Russell Fairbrother QC, only the second Hawke's Bay lawyer to hold the title of Queen's Counsel, studied law after following his girlfriend to university. The relationship with the girl barely lasted the first weeks in Wellington but his relationship with university lasted much longer.
And he's been busy lately.
The lawyer, turned Labour politician, returned to law and made national headlines after representing activist Tame Iti over his involvement with military style camps in the Urewera Ranges.
Mr Fairbrother was still in Parliament when news of the raids broke.
When he first saw the media coverage he assumed something very bad must have been happening in the Ureweras to justify the police's response.
He knew little more about the case than what he had seen in the media, until one evening he was sitting at home and the phone rang. Tama Iti, the Tuhoe activist at the centre of the raid, was on the other end.
When he agreed to take the case he was given 99,000 pages of evidence, which filled 100 ring binders. During the trial one of his colleagues hired two bedrooms, one room to store his files and another to sleep in. The 99,000 pages were filled with texts, phone calls and other surveillance collected by the police to justify the raids on his client's community.
The former MP said his personal views and law practice are different.
"I take lots of cases I don't like, but it becomes like fixing a car," he said. However, he liked Tame Iti.
"I haven't got a bad word to say about the man," he said. "When you meet him you are impressed."
Mr Iti lives in a house he is building himself and according to his lawyer, is as "fit as a buckrat". He grew up in a totally isolated Maori environment, where he didn't learn English until he was 10.
"Mr Iti does not live for money like others - his culture rules his life." He's also an "expert in theatre" with "absolute devotion to his cause".
"Everything he does is designed to challenge what you think, without ever providing any answers, this was the style of Iti's theatre. His whole life has been devoted to peaceful protest, which is the contradiction of these charges."
Mr Fairbrother now believes nothing anti-peace was ever happening in the bush and the police response was alarmist and unjustified. He said police held private citizens at gunpoint and if they knew what they were after they would have gone after it. He believed the case should have never made it to court.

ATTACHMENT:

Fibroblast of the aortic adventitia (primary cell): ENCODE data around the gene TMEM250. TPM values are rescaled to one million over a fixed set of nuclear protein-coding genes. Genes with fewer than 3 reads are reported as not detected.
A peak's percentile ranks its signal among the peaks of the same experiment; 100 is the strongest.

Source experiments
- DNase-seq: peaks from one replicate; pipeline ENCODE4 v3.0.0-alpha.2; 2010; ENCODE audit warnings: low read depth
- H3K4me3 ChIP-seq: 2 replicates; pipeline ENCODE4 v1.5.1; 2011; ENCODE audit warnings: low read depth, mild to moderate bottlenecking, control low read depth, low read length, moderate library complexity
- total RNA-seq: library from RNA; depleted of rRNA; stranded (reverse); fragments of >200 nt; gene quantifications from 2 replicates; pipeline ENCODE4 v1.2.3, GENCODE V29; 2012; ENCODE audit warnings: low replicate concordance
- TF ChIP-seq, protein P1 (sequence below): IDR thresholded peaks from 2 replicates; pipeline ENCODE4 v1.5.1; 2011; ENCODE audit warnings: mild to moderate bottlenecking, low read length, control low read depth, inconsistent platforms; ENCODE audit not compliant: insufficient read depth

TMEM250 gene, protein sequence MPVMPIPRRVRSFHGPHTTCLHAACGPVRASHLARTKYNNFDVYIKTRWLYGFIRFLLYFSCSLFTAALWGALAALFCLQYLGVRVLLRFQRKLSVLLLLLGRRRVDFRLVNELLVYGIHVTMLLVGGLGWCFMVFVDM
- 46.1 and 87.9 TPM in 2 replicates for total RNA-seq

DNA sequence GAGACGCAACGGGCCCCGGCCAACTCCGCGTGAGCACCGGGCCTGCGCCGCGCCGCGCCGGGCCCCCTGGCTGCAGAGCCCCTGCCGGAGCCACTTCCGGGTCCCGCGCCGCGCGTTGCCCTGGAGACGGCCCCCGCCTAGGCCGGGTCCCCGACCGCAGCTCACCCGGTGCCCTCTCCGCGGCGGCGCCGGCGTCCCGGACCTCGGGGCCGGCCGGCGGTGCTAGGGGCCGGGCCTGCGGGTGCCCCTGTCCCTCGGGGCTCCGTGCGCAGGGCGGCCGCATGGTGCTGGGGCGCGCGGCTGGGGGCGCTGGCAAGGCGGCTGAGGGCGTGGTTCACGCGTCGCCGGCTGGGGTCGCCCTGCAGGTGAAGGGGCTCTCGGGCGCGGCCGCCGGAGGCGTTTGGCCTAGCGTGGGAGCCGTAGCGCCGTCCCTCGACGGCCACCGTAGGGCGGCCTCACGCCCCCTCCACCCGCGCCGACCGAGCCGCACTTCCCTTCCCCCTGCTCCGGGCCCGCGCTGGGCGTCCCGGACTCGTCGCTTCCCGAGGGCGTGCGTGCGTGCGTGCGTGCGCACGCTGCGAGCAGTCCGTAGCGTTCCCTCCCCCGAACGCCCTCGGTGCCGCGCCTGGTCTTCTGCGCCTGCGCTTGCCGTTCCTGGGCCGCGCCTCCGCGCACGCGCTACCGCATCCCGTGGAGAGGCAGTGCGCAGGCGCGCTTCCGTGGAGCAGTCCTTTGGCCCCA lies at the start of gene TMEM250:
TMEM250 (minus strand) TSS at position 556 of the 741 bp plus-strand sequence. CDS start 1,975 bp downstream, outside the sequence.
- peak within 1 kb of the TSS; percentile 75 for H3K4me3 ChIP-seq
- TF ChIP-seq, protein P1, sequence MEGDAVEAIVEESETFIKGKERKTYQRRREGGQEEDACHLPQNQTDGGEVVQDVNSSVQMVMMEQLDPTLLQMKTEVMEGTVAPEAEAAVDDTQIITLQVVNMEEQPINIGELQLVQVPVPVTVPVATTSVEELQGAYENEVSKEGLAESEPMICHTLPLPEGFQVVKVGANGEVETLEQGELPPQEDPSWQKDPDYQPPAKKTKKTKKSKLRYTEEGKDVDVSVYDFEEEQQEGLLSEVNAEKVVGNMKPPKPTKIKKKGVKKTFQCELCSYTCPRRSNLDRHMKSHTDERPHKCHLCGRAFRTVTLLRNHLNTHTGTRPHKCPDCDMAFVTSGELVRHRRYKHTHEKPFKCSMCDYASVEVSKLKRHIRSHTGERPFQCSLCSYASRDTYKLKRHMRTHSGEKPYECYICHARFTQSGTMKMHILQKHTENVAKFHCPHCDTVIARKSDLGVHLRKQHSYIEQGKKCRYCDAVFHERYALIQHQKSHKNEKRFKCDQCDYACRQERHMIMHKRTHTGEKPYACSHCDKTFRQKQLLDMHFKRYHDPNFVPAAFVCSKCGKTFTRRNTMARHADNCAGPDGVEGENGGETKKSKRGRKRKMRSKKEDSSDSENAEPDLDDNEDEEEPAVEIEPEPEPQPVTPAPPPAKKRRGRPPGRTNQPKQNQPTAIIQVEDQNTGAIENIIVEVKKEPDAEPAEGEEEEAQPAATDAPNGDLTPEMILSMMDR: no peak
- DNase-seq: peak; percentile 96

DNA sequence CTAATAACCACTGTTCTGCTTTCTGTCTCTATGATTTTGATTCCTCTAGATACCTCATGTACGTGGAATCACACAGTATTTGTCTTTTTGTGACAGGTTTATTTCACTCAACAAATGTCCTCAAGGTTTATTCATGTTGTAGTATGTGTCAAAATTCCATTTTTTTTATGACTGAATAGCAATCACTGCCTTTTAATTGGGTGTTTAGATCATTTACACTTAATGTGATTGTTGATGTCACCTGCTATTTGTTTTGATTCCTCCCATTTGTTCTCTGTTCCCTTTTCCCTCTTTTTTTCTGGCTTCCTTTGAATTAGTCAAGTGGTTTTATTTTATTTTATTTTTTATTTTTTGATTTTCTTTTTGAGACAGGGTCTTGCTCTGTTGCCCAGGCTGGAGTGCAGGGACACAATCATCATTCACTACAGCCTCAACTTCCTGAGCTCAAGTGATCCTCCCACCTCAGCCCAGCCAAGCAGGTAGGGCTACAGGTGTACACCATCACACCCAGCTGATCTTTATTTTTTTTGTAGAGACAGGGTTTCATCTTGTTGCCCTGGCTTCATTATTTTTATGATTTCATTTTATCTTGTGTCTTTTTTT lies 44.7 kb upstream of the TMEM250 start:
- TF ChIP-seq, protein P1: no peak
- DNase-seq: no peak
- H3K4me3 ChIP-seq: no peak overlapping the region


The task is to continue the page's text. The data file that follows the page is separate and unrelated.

"Lots of people have unregistered guns."
The Crown's theory was they feared Tuhoe members would fight back if their treaty claim was not successful, he said.
However, this purpose was never reasonable because the settlement would always be successful after the poor treatment of Tuhoe in the past, he said.
Mr Fairbrother said Mr Iti used hyperbole to emphasise his cause, just as a lawyer would use in court.
He had one regret from the trial: After the first day one member of the jury was removed because he had a blog supportive of Mr Iti's cause. Mr Fairbrother regrets not challenging the decision.
He said the sentence was harsh but the judgment was good and showed a New Zealand jury was capable of considering issues.
Mr Fairbrother said the raids brought about a rationalisation of New Zealand's search and seizure laws, after the government "rushed through as an overreaction the new search and surveillance act".
The way police reacted to the group was wound up by the media who scared the public with their reporting, he said.
So what next for Tame Iti? The activist and a number of other people affected by the raid were pursuing compensation.
"Tame will go on, he's a very strong family man."
And as for his lawyer?
'I'm glad I did it, but I'm glad I'm out of it. I've got a good job, I love my job and I hope I do this to the day I die."